The Burning Stable (1896)

A remarkable short, seemingly of the “actuality” genre, showing a stable on fire with horses being rescued and humans fleeing. Apart from the fact that it comes from the Edison studio, and according to the LOC catalogue is produced by James H. White with William Heise on camera, very little is known about the film. Is it a real fire, as it appears to be? If so, how did the film crew get to the scene so quickly? At this time Edison Studios were in fierce competition with Biograph and were in the habit of ripping off the latter’s films. A few months earlier Biograph released Stable on Fire (1896), supposedly pretty much identical in terms of content. Although fires and fire crews were very popular subjects at that time the coincidence seems strange. This, together with what appears to be a vaguely suspicious jump around the 22 second mark, and the highly suspicious presence of the camera at just the right moment, seems to point to it almost certainly being staged. If any one knows any better please do share your thoughts in the comments.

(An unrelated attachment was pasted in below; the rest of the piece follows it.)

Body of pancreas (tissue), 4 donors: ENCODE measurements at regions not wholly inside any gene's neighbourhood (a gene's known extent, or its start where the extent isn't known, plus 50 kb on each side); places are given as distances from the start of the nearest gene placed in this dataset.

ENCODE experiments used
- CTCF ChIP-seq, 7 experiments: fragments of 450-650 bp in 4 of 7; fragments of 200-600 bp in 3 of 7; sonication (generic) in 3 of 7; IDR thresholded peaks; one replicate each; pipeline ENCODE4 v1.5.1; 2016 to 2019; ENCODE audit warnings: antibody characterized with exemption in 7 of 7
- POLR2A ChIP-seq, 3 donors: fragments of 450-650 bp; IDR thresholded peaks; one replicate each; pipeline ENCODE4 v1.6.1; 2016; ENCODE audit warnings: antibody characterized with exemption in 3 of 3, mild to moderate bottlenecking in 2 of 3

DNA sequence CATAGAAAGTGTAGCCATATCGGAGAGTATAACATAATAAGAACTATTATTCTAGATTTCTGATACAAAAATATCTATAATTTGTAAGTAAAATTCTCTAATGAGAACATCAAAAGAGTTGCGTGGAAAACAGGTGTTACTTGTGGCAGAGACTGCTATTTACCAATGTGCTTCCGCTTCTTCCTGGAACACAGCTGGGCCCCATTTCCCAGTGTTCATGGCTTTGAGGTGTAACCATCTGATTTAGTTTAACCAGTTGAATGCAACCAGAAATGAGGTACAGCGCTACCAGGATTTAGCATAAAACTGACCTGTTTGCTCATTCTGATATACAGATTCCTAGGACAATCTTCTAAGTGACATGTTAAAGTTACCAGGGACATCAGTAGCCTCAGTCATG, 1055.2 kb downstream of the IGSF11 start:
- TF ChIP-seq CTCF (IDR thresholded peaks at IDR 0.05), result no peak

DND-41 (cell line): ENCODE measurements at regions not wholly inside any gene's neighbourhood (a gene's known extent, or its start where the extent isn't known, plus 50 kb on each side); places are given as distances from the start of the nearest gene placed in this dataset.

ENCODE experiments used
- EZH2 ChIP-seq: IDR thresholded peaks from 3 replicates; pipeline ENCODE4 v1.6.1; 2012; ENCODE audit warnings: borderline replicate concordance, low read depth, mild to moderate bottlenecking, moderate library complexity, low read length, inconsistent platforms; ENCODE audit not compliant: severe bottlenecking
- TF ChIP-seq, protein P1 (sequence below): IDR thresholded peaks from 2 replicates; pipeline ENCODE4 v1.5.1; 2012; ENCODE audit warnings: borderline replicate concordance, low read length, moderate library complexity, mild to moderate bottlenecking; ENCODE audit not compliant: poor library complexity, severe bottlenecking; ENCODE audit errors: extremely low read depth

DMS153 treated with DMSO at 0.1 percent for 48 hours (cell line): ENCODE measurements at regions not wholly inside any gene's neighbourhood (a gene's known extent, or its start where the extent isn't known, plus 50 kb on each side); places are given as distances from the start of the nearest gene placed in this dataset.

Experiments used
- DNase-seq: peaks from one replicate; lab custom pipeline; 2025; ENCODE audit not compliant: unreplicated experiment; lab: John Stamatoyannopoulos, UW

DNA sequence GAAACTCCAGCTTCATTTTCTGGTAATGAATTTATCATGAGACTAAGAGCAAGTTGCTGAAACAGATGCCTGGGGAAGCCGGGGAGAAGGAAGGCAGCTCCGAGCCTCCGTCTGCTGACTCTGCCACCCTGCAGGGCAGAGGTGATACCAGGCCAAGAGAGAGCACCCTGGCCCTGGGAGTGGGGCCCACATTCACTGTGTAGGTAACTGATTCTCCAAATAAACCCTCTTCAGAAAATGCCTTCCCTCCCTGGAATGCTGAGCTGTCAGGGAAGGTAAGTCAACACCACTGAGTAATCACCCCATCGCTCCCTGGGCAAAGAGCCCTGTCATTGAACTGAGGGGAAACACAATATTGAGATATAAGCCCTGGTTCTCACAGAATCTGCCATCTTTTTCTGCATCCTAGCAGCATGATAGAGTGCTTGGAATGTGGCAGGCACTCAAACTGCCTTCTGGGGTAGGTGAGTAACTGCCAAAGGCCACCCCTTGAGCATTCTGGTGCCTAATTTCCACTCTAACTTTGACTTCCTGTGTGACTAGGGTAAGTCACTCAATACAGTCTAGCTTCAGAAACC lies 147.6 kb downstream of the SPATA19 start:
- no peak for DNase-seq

Library of Congress
Underlying Work: PD U.S. | Digital Copy: No additional rights
Download: see source.



  • Ed Pinsent

    Totally unrelated to your questions, but it looks very much like this short film was used as part of Malcolm Le Grice’s 1970 experimental film, “Berlin Horse”. He reworked the footage using colour stocks, an optical printer, reversals, negatives, double-exposures and other techniques to produce near-painterly effects. I think Berlin Horse includes another piece of found footage, but the above fire footage definitely appears in the second half of the film. I am very glad to see the original source, and to learn about its provenance.